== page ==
For some reason, this made me very sad. Once upon a time, Elkins was this busy little town in the middle of nowhere, surrounded by beautiful mountains, valleys and rivers, with its own shops and its own character and its own way of being, and then one day Walmart moves in and all those little shops can’t survive anymore. Intellectually, I can understand how a Walmart in a rural place like Elkins makes sense; it’s more efficient, more convenient and probably cheaper than small businesses, but the more romantic part of me can’t help asking, where’s the creativity and uniqueness in Walmart? Where’s the sense of place? A few years ago I was watching a documentary about an indigenous tribe living somewhere deep in the jungle. It was narrated by some big rock star, maybe Sting, who said something like, you know, we’re always saying that we need to protect these people’s way of life, that we need to preserve if before it disappears, but this way of life sucks. It’s hard. It’s brutal. Spending hours spear fishing to catch one fish a day and watch your children go hungry because it’s tradition? I find that attitude very patronizing. OK, so I’m paraphrasing, I have no idea if the narrator was actually Sting and I have no idea if it was spear fishing that was being discussed, but you get the picture. Maybe my whole preserve small town America instinct is along those same lines; it’s a nice, nostalgic, warm and fuzzy idea, but is it really a worthy one? I don’t really know. I know that the whole Walmart/Big Box thing is likely an inevitable reality nowadays, that these big stores come into small towns and often destroy small business, making life much more convenient (if less quaint and picturesque) for the locals, but there’s just something very sad about the whole thing to me.
After we left and I went back to my regular life in the comfortably middle class suburbs of D.C, I couldn’t get Lori’s words – and the image of a bustling, vibrant Elkins – out of my mind. Yesterday at work I was thinking about how we live in this results and goal-oriented world and I just can’t help feeling that those of us who take most of our joy in the process — those of us who live for the small details and learning process rather than the overall results — how, if at all, can we stay relevant? I guess adapting is the only way because the world — or at least the U.S — is leaning more and more towards a cost-effective business model which leaves little room for intricacies and processes. Which makes sense in a way, because in absolute value terms, process doesn’t really matter — only results do. Over the last few months, I’ve thought a lot about jobs that have disappeared and will never come back. Remember those beautiful hand-drawn flora and fauna pictures in encyclopedias? There’s really no need for these kinds of artists anymore because a computer’s rendition will be much more perfect (and cheaper) than a human’s. Dressmakers, blacksmiths, film developers, type setters, film projectionists, newspaper workers, even factory workers…these are basically things of the past, things humans only need to be involved in minimally because we’ve found better, more efficient and more cost-effective ways to do things. A machine can do so many things better than a human. I don’t know if it’s a good thing or a bad thing, but it’s like human beings are becoming less and less of a necessity in the day-to-day functioning of the world. Just look at photography: Back in the 1800s, there was so much involved in creating a photograph. You stood still forever until the picture was captured, film development was a process and an art and human hands were involved in every step of the process. Things got easier and soon it was feasible to own your own camera, then cheap point and shoot cameras came on the market, followed by the digital camera revolution and finally, camera phones became the norm. Anyone and everyone is a photographer and suddenly the world filled with trillions upon trillions of photos preserved on social media for all eternity.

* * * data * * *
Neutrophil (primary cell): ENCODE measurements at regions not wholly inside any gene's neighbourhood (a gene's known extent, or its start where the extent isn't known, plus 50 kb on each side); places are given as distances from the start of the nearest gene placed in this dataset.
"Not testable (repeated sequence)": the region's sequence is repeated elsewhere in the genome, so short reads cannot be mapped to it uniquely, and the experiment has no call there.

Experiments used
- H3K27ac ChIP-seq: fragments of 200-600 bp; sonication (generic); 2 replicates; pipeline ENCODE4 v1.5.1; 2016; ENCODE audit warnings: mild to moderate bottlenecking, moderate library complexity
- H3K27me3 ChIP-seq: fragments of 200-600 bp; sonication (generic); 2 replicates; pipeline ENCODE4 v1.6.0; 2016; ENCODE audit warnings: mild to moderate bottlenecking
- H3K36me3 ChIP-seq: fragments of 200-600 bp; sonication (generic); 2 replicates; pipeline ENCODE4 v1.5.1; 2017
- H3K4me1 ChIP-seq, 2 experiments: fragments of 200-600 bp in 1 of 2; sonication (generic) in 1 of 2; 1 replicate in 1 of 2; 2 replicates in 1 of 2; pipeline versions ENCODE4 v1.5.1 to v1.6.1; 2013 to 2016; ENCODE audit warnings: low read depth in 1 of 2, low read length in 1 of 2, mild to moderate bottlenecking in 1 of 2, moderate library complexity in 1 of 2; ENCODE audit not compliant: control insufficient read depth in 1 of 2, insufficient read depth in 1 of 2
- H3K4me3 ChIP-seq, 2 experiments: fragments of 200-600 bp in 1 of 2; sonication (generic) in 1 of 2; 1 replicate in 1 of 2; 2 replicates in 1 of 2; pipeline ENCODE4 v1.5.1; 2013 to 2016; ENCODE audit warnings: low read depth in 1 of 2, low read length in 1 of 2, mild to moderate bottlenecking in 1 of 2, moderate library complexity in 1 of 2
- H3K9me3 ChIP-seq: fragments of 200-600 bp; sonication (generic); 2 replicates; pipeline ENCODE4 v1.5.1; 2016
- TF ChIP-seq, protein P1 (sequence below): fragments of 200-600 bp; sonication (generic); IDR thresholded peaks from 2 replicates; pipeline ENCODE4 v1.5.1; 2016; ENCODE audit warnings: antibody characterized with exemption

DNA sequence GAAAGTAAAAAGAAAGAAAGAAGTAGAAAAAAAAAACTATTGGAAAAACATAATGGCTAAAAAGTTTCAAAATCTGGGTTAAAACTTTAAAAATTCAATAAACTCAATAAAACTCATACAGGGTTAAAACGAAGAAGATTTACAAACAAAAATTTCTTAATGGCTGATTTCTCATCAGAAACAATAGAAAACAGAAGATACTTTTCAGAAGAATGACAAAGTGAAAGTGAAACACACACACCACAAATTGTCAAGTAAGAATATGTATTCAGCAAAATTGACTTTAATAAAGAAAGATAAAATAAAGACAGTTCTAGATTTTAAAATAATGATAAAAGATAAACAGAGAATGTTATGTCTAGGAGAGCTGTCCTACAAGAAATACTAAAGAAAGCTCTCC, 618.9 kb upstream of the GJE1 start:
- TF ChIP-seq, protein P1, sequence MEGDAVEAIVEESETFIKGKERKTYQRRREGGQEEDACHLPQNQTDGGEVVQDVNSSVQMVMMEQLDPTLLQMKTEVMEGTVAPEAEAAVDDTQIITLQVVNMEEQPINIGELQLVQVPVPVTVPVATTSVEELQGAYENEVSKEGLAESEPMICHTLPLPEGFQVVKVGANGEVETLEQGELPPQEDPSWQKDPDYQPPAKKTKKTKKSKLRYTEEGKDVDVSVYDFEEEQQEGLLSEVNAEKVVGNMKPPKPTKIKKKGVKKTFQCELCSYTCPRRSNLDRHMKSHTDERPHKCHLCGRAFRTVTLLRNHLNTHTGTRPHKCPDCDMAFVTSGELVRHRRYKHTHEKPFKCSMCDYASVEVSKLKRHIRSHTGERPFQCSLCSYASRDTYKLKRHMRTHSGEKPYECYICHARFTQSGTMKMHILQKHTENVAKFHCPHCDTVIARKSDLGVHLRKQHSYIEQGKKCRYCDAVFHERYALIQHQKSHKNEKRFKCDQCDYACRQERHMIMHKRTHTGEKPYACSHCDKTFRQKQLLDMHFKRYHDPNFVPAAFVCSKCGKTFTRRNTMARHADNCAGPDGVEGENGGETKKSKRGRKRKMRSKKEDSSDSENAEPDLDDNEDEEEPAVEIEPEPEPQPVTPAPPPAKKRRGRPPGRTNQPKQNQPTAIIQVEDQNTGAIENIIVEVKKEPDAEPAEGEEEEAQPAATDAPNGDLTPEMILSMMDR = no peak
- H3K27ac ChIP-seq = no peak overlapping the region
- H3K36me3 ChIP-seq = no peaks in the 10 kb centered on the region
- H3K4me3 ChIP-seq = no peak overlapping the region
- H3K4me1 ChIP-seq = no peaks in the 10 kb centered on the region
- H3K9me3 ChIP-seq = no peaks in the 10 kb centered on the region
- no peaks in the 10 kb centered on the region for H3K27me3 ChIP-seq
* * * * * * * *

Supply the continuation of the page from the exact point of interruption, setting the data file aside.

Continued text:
It’s in my nature to resist these kinds of changes because I live for finding the small, overlooked details hidden in the bigger picture…a forgotten barn on a hillslope, a little-traveled gravel road by a major highway, a rarely visited overlook, an under-appreciated small town…things that, in the scheme of things, don’t really matter. But I know that if I resist, I become irrelevant, a relic, a joke in a world that’s always moving, always changing, always becoming more and more efficient and I don’t want to be like that cranky old lady down the street who is always complaining about how the world is going downhill, how the good old golden days of yesteryear were oh so much better. But it still makes me a little sad that humans have gotten so good at everything that the world just doesn’t need us in the same way as it used to.